Past & Present
Scarista Grave Slab
(Photo: Joan Cumming)
This very fine grave slab was brought to Harris over 500 years ago. It was commissioned in the 14th–15th centuries by a man of considerable wealth. Unfortunately we do not know exactly who this person was; like most of the other slabs of this period, there is no inscription. But he was someone of high status who was buried at the medieval church that once stood here. Cill Bride, St Bride’s church, was the focus of the Christian faith across Harris for over a thousand years.
Such grave slabs are not common. The decorative style is unique to the West Highlands of Scotland. The motifs usually include foliage, an interlaced cross, and perhaps strange beasts, a sword or a birlinn. There are variants on these designs across a region that stretches from Islay to Lewis and from the Mull of Kintyre to Spean Bridge and Mallaig.
The stone is a type of schist, and from the particular mineral composition of the stone, it is possible to say it was probably quarried from the eastern shore of Loch Sween on the mainland of Argyll. Having created the basic shape of the slab, the craftsman may have sailed over to Harris with it. Then he chalked up the design for his client’s approval and chiselled out its imagery. Or perhaps he carved it near the quarry, free to create the details as he wished, before it was shipped over the Minch. Whatever the link between craftsman and client, this certainly wasn’t his only product. There are a couple of very similar carved grave slabs on Oronsay and Islay.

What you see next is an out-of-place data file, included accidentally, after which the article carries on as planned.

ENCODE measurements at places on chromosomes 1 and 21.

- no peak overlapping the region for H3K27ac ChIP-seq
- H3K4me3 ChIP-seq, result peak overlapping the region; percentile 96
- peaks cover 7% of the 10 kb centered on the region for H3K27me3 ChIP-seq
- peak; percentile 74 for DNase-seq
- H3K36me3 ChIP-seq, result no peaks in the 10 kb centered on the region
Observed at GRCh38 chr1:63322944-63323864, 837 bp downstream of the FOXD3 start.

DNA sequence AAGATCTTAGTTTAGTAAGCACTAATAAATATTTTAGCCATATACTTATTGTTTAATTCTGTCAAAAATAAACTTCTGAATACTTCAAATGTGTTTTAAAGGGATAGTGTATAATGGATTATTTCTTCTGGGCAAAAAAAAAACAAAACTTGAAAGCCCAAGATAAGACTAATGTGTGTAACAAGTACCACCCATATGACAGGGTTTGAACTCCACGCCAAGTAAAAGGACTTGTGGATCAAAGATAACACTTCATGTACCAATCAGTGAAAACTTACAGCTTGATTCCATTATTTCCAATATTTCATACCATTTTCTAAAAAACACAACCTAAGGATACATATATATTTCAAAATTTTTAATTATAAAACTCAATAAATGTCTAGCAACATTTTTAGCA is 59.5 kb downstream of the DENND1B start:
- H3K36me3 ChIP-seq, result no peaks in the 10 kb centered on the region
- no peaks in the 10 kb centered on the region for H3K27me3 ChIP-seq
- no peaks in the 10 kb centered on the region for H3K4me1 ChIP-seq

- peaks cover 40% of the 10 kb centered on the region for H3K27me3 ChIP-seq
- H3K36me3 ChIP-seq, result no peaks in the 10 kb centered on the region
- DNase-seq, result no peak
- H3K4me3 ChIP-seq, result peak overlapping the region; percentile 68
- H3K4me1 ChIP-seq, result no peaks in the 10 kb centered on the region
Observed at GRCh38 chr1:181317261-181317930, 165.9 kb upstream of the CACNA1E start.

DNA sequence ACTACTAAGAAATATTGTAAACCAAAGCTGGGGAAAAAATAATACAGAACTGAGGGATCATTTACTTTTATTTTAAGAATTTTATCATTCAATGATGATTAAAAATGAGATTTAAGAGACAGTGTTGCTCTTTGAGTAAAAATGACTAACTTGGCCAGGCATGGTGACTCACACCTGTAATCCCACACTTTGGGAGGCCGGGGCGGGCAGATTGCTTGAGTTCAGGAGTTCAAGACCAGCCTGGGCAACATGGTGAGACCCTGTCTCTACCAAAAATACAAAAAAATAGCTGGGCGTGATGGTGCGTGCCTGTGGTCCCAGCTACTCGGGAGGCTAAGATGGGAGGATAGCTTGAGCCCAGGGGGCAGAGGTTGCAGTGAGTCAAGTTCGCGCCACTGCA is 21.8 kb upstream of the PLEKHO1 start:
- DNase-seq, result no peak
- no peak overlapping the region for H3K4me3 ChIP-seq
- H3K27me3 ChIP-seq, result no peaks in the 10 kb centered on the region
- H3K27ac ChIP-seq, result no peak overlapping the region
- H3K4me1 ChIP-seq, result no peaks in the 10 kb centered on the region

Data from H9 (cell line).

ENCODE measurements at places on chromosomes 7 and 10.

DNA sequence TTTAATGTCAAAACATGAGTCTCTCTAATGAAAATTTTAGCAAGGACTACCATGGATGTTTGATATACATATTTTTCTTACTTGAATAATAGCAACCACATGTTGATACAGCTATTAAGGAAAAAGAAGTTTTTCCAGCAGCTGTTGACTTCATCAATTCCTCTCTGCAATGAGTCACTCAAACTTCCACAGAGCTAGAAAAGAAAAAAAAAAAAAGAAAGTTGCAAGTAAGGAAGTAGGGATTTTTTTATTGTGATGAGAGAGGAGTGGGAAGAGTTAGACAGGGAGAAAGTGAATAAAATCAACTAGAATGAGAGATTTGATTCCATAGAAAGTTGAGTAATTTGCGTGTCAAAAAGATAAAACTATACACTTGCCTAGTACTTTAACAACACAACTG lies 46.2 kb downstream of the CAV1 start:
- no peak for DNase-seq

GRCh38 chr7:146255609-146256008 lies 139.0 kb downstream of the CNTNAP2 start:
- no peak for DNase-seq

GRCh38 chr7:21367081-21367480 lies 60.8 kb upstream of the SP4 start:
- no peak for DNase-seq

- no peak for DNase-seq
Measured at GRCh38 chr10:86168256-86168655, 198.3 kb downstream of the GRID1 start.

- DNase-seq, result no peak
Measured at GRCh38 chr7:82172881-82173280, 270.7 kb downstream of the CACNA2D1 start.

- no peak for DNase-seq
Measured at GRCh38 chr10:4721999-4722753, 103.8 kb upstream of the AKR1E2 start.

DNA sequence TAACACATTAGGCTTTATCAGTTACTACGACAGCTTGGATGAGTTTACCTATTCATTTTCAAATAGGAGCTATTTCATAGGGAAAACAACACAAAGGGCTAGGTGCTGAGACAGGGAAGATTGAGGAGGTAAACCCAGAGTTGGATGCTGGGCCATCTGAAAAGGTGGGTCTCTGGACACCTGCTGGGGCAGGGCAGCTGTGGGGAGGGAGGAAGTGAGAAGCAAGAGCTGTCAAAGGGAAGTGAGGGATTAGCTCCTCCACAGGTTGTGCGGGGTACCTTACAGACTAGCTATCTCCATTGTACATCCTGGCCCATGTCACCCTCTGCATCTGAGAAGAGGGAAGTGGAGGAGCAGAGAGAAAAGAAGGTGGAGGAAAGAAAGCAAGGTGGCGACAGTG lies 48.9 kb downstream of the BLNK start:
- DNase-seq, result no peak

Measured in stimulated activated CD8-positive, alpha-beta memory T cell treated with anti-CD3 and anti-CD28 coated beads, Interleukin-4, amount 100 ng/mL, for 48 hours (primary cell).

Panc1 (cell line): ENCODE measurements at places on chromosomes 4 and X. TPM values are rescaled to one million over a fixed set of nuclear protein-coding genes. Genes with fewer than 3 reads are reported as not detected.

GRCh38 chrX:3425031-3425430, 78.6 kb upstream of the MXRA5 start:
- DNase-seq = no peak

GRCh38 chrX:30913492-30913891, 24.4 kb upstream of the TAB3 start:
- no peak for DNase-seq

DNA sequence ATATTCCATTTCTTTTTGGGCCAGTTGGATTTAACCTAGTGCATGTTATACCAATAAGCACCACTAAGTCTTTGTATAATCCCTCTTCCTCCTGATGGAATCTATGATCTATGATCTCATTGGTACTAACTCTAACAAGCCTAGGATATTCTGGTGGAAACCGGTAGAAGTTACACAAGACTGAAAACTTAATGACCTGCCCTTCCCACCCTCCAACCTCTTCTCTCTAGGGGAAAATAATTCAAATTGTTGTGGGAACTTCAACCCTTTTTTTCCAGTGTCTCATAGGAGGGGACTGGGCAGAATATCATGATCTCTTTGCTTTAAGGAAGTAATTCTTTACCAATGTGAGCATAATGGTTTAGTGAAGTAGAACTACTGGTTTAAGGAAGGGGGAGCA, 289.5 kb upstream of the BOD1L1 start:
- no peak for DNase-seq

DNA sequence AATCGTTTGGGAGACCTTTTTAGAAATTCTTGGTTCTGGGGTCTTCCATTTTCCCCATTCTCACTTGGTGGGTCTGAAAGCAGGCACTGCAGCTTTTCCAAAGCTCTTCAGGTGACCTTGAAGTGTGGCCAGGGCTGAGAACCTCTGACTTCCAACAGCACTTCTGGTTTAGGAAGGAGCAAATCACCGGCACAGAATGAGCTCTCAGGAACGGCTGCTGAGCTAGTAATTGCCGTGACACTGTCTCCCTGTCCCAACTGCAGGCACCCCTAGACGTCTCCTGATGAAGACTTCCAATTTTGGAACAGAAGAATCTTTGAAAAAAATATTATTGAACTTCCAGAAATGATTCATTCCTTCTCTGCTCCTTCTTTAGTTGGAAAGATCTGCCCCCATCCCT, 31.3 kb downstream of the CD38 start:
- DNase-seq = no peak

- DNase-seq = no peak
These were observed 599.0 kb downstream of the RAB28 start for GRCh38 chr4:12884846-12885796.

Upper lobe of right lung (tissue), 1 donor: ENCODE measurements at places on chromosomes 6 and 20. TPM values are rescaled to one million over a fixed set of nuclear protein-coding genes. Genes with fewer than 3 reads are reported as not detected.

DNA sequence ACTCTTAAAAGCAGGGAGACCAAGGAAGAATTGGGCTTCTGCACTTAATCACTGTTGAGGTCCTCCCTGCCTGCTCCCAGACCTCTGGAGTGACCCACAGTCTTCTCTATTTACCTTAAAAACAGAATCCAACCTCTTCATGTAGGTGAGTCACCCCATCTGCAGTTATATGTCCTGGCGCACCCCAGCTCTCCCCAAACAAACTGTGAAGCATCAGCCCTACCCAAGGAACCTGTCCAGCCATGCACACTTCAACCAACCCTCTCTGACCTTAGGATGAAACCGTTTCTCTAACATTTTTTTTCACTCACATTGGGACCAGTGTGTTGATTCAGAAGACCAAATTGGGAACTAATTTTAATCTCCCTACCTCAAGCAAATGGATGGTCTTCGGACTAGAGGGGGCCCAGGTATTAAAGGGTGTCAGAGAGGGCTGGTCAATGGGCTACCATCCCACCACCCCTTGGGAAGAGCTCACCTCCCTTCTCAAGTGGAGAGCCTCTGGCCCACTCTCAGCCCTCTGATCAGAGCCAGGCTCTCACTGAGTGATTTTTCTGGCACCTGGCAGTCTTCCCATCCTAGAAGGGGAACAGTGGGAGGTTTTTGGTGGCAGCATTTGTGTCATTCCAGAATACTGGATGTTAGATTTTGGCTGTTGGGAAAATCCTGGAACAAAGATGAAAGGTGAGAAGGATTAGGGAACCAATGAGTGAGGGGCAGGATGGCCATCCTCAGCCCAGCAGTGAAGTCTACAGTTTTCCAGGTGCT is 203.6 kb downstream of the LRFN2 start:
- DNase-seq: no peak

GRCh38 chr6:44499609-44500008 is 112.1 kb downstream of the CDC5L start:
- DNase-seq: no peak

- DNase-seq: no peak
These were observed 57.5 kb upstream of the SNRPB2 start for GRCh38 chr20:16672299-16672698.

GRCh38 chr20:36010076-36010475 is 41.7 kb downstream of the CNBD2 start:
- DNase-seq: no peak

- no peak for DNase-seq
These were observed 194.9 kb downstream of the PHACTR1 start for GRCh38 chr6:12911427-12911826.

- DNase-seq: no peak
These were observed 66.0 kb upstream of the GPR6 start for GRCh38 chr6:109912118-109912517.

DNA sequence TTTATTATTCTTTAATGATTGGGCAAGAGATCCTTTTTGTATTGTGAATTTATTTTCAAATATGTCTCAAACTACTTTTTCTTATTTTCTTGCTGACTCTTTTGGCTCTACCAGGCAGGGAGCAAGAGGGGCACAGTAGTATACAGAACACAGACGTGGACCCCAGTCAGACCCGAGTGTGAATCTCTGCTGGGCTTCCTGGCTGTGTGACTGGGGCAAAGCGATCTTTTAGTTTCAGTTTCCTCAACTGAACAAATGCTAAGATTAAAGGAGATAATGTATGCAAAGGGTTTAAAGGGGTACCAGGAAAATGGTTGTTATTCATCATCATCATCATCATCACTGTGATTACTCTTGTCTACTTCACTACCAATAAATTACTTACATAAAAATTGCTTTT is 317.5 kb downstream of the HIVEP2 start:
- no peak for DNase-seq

The master craftsman who prepared and carved the grave slab may have originally been trained in a workshop, possibly on Islay or Iona. He may then have worked independently. For this commission he created a foliage design running down each side of the slab. It has its origins in the vine scroll of the early medieval period – it’s a symbol of Christ. The style of the sword is medieval, dating to before 1500AD – it’s the symbol of a powerful leader or warrior. The Christian cross at the head of the slab reflects the people’s faith. This particular design has what appear to be two leopards interwoven at each end of a grapevine scroll.
This grave slab is incredibly well carved. In the church at Rodel there are four other slabs, but they aren’t as exquisite as this. Two of them date to the 16th century – their swords are two-handed claymores. The other two may date to the 1400s. Perhaps they were moved to the new MacLeod church of St Clement’s following the collapse of the Lordship of the Isles at the close of the 15th century. But all of the Rodel slabs were carved by a far less competent craftsman than this example at St Bride’s.
The stone was discovered in the 1990s in the Scarista graveyard where it remains today, covered in a layer of turf. The community wishes to maintain the sanctity of the graveyard and the buried remains, so the stone has been covered over once more. A replica is currently being produced, to be displayed on the lawn by the Scarista Church, so this beautiful carved monument can be enjoyed and appreciated by the public.
By Jill Harden and Joan CummingNext Section